The easternmost of the villages and often the most crowded, Riomaggiore is connected to Manarola by the well-known Lovers’ Lane.

Hiking Paths in the Cinque Terre

The most popular (i.e. busy) way to walk between the five villages is via the Sentiero Azzurro, also known as Trail #2 or the Blue Trail. This is about 12 kilometres in total, though it’s a full day trip if you want to stop in each village. At the time of writing (September 2017) the only part of this trail which is open is the section between Vernazza and Corniglia. Huge landslides devastated the area some years ago and the footpaths are still being repaired.

Running the Sentierro Azzurro path

Running the Sentierro Azzurro path between Vernazza and Corniglia

This does give you the excuse to go higher into the mountains and explore some of the hamlets and churches perched above the villages.

View from the Sanctuary of Soviore

Looking back down on Monterosso from the Sanctuary of Soviore

If you want to avoid the villages completely, the 35-kilometer High Path runs along the crest of the hills between Portovenere and Levanto.

Alternative Transport Options for Getting Around the Cinque Terre

If you’re short of time or don’t fancy hiking the full length of the coast, you can mix and match your transport options. If you only have a day and want to steer clear of the Sentiero Azzurro Trail, you’re best off picking a few sections of the higher paths to hike and using the train to get between the other villages.

Another option is to join one of the boat tours, giving you a very different view of the coastline from the sea.

When to Hike the Cinque Terre

The best time for hiking is spring and autumn. The months of April, May, September and October have pleasant temperatures and if you go towards the beginning or end of the season then you’ll miss the worst of the crowds in the villages. Winter is a lot quieter, but you risk bad weather which can close the trails.


The picturesque village of Manarola

Hiking in the Wider Ligurian Region

If you really want to escape the crowds, why not leave the Cinque Terre to the tourists and explore some of the other footpaths along the Italian Riviera? Beautiful scenery AND solitude. Bliss.

How to Pack for an Active Holiday in a Carry-on Bag

Man with rucksack on train station platform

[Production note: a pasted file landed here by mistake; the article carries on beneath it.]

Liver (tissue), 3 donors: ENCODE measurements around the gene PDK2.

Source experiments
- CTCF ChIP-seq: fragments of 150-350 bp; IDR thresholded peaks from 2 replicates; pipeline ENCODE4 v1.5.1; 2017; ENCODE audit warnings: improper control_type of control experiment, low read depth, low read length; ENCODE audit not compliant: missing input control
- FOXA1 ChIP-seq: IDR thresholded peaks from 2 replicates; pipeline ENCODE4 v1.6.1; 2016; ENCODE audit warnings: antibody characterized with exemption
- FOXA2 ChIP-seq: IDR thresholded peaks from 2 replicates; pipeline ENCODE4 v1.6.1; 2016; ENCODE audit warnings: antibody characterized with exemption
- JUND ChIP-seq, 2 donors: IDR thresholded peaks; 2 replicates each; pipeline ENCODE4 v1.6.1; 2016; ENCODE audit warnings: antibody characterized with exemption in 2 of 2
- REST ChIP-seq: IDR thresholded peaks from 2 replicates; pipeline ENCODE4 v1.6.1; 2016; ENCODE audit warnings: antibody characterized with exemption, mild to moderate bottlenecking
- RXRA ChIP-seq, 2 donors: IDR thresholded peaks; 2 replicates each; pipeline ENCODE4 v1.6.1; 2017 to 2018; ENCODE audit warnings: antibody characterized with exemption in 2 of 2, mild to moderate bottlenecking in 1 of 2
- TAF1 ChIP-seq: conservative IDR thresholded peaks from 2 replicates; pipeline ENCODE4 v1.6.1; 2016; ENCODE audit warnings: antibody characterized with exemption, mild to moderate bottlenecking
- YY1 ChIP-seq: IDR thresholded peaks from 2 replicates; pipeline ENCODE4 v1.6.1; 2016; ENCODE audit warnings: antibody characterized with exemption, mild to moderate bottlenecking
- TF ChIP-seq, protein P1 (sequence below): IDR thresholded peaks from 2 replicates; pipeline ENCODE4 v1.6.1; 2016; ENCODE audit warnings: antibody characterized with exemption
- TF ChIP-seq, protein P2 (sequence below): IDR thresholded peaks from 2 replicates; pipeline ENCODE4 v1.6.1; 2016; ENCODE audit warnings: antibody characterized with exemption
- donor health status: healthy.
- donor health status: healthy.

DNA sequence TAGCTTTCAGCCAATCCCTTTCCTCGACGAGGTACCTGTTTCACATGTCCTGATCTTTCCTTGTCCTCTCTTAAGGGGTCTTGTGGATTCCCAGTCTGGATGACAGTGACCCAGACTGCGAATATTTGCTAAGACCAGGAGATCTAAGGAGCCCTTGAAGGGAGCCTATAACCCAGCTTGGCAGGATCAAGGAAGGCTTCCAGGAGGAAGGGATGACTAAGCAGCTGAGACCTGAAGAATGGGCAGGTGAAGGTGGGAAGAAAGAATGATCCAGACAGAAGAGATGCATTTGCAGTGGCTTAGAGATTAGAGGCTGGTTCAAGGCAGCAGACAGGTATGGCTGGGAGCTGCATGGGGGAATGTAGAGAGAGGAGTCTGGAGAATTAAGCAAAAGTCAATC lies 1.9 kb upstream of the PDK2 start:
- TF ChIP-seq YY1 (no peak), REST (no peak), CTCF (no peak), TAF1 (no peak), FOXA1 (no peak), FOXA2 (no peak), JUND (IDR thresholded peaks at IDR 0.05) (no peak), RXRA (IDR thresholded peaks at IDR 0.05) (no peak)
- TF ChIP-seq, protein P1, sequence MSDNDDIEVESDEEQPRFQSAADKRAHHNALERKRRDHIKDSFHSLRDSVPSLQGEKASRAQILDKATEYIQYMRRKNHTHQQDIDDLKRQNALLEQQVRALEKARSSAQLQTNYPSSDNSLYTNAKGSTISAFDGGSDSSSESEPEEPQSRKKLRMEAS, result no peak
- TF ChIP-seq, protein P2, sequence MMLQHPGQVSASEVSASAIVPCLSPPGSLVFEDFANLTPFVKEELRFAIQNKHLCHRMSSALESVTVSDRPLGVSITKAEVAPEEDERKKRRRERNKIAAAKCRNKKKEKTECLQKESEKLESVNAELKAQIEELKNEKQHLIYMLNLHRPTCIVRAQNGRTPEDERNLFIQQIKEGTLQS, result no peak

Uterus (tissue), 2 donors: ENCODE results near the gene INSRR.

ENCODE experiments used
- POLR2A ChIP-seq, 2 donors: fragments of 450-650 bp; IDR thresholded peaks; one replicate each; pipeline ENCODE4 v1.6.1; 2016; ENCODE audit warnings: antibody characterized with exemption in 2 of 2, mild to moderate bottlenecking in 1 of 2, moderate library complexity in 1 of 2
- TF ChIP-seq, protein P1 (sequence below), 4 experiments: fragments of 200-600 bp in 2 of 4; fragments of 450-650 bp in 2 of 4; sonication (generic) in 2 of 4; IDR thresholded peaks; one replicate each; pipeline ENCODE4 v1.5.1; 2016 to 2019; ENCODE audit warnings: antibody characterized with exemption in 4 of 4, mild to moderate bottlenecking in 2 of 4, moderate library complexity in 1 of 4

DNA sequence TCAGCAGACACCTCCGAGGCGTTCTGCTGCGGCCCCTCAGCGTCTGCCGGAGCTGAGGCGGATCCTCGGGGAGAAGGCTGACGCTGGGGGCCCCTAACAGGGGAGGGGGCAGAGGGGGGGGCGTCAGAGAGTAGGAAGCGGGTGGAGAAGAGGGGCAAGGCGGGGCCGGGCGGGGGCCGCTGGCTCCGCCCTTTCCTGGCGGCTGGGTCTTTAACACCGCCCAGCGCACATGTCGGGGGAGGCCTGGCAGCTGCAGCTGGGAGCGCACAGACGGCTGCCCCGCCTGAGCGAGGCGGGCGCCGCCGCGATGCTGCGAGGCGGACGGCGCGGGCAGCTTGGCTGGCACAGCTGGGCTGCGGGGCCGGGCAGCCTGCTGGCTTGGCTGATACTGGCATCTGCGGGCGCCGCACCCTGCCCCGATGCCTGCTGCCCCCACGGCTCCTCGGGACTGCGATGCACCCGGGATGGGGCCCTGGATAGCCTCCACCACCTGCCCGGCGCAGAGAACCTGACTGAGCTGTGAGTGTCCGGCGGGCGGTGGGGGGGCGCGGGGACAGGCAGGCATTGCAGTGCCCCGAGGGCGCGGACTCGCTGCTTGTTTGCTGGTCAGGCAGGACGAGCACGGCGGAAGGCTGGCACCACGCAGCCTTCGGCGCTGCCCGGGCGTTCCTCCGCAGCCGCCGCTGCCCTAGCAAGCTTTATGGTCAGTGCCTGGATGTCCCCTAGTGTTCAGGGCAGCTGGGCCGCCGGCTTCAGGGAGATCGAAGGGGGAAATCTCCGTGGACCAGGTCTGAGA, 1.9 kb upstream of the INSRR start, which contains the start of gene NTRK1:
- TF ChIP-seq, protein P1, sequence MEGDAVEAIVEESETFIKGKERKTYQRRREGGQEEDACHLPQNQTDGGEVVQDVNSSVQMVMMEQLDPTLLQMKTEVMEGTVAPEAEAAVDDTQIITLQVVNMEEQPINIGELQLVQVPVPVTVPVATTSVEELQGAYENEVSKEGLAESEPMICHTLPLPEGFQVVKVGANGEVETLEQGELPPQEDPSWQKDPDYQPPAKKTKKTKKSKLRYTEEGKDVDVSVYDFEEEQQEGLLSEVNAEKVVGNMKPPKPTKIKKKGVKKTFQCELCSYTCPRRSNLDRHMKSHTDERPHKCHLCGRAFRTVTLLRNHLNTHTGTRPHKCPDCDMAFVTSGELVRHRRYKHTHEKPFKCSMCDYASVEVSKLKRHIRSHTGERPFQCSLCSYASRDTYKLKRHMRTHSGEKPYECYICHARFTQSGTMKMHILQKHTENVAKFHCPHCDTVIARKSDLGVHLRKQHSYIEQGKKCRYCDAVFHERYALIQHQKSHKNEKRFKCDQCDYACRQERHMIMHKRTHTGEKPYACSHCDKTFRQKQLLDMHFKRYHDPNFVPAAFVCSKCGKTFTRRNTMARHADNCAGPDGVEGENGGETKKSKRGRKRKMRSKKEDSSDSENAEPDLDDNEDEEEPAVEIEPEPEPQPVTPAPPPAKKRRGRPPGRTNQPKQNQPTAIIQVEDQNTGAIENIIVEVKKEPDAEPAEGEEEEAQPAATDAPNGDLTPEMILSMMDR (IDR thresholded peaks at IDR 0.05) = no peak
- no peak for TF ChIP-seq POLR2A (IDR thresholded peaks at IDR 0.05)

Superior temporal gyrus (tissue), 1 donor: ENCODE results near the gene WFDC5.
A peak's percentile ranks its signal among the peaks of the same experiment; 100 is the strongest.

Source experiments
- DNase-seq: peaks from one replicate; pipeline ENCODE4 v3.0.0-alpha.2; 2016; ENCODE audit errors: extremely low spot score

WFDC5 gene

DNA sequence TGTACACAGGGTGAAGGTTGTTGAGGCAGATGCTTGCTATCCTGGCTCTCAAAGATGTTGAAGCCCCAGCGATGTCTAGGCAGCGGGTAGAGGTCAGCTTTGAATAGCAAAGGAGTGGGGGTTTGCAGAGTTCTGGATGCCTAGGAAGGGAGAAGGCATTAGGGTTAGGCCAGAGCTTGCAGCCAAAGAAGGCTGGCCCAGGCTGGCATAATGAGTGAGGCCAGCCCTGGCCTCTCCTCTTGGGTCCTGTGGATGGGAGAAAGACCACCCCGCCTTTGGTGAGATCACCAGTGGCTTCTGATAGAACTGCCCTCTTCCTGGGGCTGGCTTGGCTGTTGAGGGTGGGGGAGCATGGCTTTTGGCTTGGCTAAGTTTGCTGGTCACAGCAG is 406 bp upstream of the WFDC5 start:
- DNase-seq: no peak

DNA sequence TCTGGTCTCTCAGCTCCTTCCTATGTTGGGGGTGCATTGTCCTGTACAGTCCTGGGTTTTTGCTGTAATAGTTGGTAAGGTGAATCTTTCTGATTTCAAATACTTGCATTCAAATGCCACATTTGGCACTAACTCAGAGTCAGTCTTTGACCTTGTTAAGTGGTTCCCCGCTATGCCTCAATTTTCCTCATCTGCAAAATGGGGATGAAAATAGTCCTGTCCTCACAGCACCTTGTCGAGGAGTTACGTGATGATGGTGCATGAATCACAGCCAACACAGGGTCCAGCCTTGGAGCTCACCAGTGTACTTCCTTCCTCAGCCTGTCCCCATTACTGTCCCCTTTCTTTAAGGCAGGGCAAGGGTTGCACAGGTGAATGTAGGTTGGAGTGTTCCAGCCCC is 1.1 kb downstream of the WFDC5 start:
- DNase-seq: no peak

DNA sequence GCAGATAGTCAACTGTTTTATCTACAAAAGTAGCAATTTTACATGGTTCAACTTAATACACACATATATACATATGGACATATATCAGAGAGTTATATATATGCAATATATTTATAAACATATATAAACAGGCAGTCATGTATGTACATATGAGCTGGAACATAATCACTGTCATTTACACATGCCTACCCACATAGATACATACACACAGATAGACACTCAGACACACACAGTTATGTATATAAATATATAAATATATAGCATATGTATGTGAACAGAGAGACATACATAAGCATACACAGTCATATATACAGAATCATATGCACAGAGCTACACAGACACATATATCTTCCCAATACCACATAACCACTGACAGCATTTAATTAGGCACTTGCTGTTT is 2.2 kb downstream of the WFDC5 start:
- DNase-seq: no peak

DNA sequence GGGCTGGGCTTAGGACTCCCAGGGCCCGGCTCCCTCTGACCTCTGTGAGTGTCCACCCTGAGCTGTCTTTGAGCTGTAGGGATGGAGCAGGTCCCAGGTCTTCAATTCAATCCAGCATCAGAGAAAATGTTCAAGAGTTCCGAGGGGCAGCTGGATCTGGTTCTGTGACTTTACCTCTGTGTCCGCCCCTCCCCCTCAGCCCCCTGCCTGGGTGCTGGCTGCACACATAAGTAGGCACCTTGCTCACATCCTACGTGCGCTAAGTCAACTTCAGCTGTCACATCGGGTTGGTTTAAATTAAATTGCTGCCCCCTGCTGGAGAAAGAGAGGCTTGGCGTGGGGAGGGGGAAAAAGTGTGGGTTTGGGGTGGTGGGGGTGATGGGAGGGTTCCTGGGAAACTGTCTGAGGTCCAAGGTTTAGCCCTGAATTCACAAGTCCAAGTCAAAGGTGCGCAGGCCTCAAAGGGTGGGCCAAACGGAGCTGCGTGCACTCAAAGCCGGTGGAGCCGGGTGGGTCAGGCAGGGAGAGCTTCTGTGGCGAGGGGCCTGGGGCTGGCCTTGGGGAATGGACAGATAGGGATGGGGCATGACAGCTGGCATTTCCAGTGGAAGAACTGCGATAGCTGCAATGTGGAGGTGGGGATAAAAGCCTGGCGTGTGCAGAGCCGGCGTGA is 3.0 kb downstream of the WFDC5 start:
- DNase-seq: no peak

One bag to rule them all?

If you’re travelling on a budget, you can still get your hands on low-cost flights. That is, until you look at the extras. If you’re wanting to check-in a suitcase for your holiday you could end up doubling the cost of your flight. Travelling with just a carry-on bag means you have extra cash for a nice meal out, expensive museum tickets or many, many ice creams. But can you really pack everything you need for an active holiday into your hand luggage?

In most cases, the answer is yes. If you’re planning a hiking, cycling, running or multi-sport holiday, a lot of the time you’ll be able to fit everything you need into a small carry-on bag. The main exception is rock climbing holidays. As you can’t hire climbing gear (most climbers wouldn’t want to even if you could) and there’s no way you can fit ropes, hardware, harnesses and shoes into a carry-on bag, you’re going to need to check-in at least one bag. But similar principles apply. My husband and I usually pack all of our climbing gear into one duffle bag that we check-in and take everything else in our hand luggage.

If you’re wanting to avoid being ripped-off by airline baggage fees, then check out these top tips for packing for an active holiday in a carry-on bag.

Plan What You’re Going to Do on Holiday

You don’t have to plan every day of your holiday in detail (though for some people this is part of the fun!) but knowing what activities you’re going to be doing will help you decide what to pack and what to leave behind.

If you’re going on a cycling holiday, or a hiking trip then this is pretty straightforward. But if you like to do a bit of everything then it’s worth considering what you’ll actually have time to do so you don’t end up packing a load of stuff you don’t need.

For example, I’m just about to come home from a trip to Genoa. We hadn’t planned exactly what we were going to do before heading out, but we were hoping to have a few days running along the coast, possibly a day hiking in the hills, some sightseeing time and a few trips to the beach. Add into the mix visiting various family and friends in the area and possibly a nice dinner out and that’s a lot of clothing combinations! I decided to take one pair of trail running shoes that could double as hiking shoes, so I could leave my walking boots at home. I chose layers that could be worn together if the weather was cooler and lots of vest tops (as they don’t take up much space and I was hoping it would be warm!).